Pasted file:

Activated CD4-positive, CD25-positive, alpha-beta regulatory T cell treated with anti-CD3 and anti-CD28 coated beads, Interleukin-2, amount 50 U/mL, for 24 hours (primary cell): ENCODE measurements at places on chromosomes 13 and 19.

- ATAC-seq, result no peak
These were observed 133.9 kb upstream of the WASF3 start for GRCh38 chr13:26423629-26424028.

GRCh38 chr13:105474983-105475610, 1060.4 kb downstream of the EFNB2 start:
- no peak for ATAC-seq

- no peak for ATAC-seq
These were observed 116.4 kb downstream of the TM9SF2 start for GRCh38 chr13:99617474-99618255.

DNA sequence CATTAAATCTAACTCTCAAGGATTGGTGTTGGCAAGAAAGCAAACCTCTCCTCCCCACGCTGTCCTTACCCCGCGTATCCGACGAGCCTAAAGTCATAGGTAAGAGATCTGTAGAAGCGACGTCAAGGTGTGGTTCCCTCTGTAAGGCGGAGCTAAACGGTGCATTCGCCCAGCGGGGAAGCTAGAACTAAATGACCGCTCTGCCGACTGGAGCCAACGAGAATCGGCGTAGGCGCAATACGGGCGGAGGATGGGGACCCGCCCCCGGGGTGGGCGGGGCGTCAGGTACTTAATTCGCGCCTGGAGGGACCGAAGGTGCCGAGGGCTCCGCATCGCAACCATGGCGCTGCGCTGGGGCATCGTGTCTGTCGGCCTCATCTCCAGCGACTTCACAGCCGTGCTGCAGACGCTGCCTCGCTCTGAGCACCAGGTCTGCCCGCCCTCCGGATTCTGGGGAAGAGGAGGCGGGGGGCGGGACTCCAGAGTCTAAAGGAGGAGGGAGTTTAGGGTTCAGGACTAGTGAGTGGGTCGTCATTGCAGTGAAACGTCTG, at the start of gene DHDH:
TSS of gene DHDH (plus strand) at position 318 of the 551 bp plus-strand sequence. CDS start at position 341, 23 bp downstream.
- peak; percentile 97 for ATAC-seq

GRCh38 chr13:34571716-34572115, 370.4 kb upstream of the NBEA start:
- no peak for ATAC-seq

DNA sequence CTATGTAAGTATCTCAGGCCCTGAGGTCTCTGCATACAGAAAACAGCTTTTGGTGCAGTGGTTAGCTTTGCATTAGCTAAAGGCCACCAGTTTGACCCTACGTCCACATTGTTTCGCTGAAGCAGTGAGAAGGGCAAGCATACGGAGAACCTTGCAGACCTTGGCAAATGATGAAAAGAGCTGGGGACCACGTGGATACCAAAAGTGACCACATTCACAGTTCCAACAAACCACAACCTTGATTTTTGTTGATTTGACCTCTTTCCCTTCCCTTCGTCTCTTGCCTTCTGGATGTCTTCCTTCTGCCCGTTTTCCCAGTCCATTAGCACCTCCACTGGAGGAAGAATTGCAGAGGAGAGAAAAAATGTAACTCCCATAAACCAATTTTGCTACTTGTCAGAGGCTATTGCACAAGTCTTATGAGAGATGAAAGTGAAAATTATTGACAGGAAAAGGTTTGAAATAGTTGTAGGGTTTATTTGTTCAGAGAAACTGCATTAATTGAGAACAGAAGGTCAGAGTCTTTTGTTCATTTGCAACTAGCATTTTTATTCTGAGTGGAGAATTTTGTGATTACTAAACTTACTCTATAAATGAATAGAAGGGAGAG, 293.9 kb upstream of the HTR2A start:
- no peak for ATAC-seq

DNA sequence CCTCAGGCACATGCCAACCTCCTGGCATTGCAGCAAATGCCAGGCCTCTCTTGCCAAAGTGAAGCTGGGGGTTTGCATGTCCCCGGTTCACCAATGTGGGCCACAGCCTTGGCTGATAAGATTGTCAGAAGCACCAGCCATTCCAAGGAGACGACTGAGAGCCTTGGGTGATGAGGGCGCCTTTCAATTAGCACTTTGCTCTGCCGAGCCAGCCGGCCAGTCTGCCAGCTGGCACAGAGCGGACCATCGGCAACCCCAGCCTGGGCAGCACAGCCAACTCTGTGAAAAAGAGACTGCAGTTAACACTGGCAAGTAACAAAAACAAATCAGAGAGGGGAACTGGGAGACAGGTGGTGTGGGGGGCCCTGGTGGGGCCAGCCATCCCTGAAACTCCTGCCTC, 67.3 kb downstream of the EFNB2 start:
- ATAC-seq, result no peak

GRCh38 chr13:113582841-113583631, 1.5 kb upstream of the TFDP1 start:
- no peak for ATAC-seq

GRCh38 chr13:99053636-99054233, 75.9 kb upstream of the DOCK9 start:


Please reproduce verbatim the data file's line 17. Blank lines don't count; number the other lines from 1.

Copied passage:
GRCh38 chr13:113582841-113583631, 1.5 kb upstream of the TFDP1 start: